Published online by Cambridge University Press: 19 September 2019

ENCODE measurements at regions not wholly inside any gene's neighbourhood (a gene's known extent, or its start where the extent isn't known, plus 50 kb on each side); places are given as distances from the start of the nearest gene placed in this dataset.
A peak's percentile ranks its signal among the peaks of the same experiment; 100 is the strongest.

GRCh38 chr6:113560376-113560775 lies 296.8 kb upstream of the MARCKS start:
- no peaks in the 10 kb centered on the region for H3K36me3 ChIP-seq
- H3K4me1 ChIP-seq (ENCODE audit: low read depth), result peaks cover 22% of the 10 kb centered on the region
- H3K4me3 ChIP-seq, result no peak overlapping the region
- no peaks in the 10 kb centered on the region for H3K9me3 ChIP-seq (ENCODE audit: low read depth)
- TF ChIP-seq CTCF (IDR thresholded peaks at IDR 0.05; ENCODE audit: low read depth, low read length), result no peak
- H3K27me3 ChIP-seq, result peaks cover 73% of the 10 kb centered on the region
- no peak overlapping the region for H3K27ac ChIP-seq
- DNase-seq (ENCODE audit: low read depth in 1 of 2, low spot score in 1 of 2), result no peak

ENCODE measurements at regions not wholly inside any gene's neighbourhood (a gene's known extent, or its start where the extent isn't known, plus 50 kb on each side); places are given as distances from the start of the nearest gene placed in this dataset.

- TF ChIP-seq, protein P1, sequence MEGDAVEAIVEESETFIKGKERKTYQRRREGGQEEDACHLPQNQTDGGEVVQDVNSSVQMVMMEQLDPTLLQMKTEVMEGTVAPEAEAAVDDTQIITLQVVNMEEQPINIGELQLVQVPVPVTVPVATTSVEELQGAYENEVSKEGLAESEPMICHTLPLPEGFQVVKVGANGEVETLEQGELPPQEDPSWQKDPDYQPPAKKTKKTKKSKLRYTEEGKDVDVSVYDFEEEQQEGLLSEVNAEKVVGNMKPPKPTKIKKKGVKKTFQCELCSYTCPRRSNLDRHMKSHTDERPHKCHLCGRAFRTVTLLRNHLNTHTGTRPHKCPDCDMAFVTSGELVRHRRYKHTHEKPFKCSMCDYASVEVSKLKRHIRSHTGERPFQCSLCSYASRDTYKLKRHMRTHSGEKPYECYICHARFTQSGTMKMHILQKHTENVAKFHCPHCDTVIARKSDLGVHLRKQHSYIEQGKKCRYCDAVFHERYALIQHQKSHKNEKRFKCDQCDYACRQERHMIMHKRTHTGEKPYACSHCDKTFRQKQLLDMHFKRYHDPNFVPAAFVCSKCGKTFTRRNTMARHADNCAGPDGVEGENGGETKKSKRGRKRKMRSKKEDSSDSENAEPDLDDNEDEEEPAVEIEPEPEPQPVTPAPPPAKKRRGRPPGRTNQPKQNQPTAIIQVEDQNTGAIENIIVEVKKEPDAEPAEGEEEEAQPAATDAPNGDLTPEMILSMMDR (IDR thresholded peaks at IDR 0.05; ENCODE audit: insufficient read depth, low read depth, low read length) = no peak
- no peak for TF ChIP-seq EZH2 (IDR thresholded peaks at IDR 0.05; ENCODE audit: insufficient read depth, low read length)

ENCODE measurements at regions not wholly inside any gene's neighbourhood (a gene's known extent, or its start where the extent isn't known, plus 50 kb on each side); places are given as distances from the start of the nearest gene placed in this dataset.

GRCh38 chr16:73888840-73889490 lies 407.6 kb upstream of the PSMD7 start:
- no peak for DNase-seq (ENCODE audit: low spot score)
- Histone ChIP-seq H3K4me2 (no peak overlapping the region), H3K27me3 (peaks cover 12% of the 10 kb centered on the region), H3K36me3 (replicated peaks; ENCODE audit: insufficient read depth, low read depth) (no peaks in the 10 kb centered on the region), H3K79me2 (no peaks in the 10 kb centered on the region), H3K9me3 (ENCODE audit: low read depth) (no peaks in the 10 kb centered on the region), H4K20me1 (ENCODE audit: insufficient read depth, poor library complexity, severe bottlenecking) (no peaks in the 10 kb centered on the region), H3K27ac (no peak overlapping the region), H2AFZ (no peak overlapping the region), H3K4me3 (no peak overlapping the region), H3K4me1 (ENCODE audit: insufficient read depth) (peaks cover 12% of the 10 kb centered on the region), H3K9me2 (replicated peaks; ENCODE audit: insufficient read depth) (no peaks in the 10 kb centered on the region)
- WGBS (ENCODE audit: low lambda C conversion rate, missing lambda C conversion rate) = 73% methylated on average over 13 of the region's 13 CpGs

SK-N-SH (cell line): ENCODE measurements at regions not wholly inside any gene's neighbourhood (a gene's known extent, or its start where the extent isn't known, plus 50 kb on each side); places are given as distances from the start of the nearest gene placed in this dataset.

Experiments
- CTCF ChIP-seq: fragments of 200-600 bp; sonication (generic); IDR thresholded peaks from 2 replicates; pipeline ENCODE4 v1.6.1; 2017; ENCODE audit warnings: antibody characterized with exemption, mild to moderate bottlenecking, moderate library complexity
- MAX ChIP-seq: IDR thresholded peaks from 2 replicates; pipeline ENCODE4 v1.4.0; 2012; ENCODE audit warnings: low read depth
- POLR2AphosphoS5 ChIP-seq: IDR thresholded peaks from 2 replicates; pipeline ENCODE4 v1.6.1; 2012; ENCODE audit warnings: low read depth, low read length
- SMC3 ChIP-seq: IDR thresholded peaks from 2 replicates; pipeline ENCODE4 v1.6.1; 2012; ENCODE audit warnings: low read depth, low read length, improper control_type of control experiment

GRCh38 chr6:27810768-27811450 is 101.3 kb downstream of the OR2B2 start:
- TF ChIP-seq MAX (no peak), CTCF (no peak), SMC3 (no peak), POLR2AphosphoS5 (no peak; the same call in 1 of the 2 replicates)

Once you have a research question, hypotheses and predictions, study design, detailed methods and data analysis plan, you have all you need to write a research proposal. Writing a proposal clarifies your thoughts and ensures that they are feasible. You can share a proposal with other people to get feedback on your plans and use it to underpin funding applications. Whatever you propose to study, you are likely to need funding for equipment, supplies, transport, and other expenses. You may also need to cover tuition fees and living expenses. When you apply for funding you enter a competition. Most applications are unsuccessful. Some of the factors affecting success are out of your hands, such as the success rate, and luck. Some, however, are not, and excellent proposals share characteristics. In this chapter, I explain how you can improve your chances of obtaining funding by applying to appropriate organisations, tailoring your proposal carefully, following guidelines, and seeking feedback while preparing your application. I provide general points on writing and details of each section of a proposal. Finally, I address how to deal with the outcome of the funding decision. I focus on relatively small grants appropriate for PhD students and post-doctoral scholars. Much of the advice also applies to PhD project proposals.